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Consciousness Coaching: Part 2

By Staff | Mar 18, 2016

Hello again. This week I am continuing the explication of Consciousness Coaching. The first installment appeared here in the Chronicle last week.

It is now well-documented that our brains can generate new cells and be retrained and reshaped at any age as a result of a biological process called neuroplasticity. For much more on that consult Perlmutter & Villoldo, Power Up Your Brain: The Neuroscience of Enlightenment. I am postulating that neuroplasticity is the biological basis of the spiritual experience of higher states of consciousness. The brain renews and so do we, and I don’t just mean our memory improves.

An easy way for me to illustrate the idea of higher consciousness is to consider Jesus. His public ministry was one long effort to raise the consciousness of his listeners. Most of us begin by absorbing the norms of the culture around us (also known as “mainstream consciousness” or “conventional wisdom”) and quite often never question those. Things like “I should get a job,” “I should make lots of money,” “America should be Number One,” “Being a Christian means behaving nicely and going to church on Sunday,” “An eye for an eye” “Competition is good” “War is sometimes necessary,” “Respectable people have their own home and a two car garage,” “The American Dream is a worthy pursuit,” “Care about your family and let everyone else care about theirs.” etc.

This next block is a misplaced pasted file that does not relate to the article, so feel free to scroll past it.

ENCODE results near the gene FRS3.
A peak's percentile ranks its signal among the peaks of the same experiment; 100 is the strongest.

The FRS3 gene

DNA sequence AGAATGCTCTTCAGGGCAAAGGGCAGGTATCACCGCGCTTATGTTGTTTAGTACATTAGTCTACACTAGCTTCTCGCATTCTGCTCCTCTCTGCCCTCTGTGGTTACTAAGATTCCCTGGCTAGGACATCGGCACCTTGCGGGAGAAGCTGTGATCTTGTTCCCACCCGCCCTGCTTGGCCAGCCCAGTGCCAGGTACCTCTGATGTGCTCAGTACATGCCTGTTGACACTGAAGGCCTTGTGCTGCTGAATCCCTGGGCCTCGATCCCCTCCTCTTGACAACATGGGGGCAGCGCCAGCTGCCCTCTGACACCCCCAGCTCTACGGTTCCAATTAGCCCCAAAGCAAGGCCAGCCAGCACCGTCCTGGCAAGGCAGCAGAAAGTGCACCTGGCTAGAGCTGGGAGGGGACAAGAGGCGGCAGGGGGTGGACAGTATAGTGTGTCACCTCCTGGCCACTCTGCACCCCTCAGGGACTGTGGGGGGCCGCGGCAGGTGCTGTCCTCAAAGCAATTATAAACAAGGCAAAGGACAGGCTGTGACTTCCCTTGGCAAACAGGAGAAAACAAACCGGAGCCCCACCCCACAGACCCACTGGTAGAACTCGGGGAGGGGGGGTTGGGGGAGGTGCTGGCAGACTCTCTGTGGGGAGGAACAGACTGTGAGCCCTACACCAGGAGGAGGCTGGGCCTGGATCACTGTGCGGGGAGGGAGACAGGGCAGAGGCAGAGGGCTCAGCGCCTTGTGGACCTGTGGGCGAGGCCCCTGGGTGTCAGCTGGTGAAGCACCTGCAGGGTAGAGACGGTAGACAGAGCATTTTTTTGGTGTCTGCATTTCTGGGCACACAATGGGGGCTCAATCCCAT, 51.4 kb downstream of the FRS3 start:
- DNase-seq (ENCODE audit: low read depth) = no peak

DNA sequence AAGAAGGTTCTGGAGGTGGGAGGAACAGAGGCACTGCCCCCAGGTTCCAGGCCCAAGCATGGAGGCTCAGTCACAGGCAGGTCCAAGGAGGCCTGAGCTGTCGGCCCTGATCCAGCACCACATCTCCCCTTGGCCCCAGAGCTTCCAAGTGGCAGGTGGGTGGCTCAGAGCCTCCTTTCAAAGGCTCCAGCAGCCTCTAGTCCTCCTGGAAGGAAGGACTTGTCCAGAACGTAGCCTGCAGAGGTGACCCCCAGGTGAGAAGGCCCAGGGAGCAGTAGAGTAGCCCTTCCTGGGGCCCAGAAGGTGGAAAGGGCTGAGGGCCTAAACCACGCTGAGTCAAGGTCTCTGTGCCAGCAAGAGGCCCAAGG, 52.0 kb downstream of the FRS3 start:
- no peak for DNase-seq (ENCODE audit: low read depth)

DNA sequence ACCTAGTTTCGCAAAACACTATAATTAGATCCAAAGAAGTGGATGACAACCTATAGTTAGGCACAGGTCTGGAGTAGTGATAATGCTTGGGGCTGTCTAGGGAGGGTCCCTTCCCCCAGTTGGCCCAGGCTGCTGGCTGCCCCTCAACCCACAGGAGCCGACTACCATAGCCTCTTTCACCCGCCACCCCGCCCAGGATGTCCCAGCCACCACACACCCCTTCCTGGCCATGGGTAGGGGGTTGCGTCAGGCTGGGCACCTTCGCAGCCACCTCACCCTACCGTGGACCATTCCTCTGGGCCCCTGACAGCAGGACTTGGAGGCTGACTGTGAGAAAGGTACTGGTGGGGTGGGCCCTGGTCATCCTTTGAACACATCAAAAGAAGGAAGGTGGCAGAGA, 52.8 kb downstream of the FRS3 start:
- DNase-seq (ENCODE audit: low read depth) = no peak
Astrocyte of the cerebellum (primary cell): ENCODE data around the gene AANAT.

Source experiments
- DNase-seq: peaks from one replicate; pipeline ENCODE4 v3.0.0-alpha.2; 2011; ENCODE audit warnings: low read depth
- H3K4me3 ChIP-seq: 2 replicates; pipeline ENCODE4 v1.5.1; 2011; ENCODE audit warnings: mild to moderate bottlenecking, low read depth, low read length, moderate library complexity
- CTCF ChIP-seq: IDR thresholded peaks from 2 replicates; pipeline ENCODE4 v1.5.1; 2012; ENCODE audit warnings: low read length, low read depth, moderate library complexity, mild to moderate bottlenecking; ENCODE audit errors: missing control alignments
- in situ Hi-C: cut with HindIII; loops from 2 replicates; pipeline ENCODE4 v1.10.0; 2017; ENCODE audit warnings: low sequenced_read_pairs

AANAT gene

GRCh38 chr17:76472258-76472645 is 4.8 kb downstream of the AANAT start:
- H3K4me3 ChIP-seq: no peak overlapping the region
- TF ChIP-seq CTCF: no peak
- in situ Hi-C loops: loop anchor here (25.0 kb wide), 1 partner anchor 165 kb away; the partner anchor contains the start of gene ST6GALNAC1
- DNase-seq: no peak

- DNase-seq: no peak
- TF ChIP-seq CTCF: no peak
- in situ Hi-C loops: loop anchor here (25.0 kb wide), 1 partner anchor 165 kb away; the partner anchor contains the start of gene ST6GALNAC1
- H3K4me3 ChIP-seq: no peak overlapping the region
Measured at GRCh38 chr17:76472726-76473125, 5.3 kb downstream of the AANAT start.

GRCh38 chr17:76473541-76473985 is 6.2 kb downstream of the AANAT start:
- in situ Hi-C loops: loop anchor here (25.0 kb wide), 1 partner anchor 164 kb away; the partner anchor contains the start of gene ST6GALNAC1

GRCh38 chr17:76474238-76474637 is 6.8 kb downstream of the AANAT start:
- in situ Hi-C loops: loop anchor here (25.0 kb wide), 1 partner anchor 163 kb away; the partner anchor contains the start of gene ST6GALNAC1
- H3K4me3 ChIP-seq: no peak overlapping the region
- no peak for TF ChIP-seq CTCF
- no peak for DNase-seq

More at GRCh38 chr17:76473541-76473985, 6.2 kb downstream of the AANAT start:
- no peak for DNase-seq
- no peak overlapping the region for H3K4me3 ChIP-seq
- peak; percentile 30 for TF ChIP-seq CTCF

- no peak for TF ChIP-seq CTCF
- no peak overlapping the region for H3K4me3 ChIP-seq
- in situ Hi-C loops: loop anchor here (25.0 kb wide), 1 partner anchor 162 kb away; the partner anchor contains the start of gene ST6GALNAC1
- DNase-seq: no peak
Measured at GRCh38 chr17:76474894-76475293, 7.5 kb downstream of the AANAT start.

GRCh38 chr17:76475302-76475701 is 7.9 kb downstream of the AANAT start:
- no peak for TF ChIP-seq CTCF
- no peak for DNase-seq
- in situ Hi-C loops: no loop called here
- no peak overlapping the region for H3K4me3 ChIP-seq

Jesus comes along and upsets the apple cart in so scary a way that the lesser lights conclude that he must be put out of the way.

For example, he tries to broaden consciousness about who is my neighbor. To illustrate he chooses a roadside victim of apparently some sort of robbery or mugging. He does not just choose any victim but a Samaritan, a group to whom the Jews were hostile. Think Palestinians and Israel today or to strike closer to home think of yourself in Jesus’ audience and the victim is a member of ISIS. Three types pass by but only one stops to help and Jesus proclaims him the best neighbor to the man in distress. The point is that everyone has the same essential relationship to me as my family or my next door neighbor, it’s just that we grow up feeling differently partly because of proximity and familiarity and partly because everyone else seems to feel the same way.

Somewhere along the line there is a movement within or an experience outside us that draws us up to a higher way of seeing things. These higher beliefs (thoughts) then transform our feelings. Many veterans of the World War II in the Pacific have commented on the surprise they discovered when the Japanese surrendered: “Hey, they’re just like us”! Eventually they began having annual reunions among the former warring parties. The thought changed the feelings.

We grow then in ever more expansive, more inclusive paradigms. We leave behind the rules we once held sacred and dance freely in the Light of Love. Along the way our paradigm (i.e., our way of understanding or making meaning) shifts more and more beyond the ego and more and more towards a global or universal way of seeing things. This is not just philosophical but mystical too. There is a beautiful wave of poetic blessing and divine laughter founded on a felt awareness of unity that accompanies the higher stages of consciousness. More next month. williamo56@comcast.net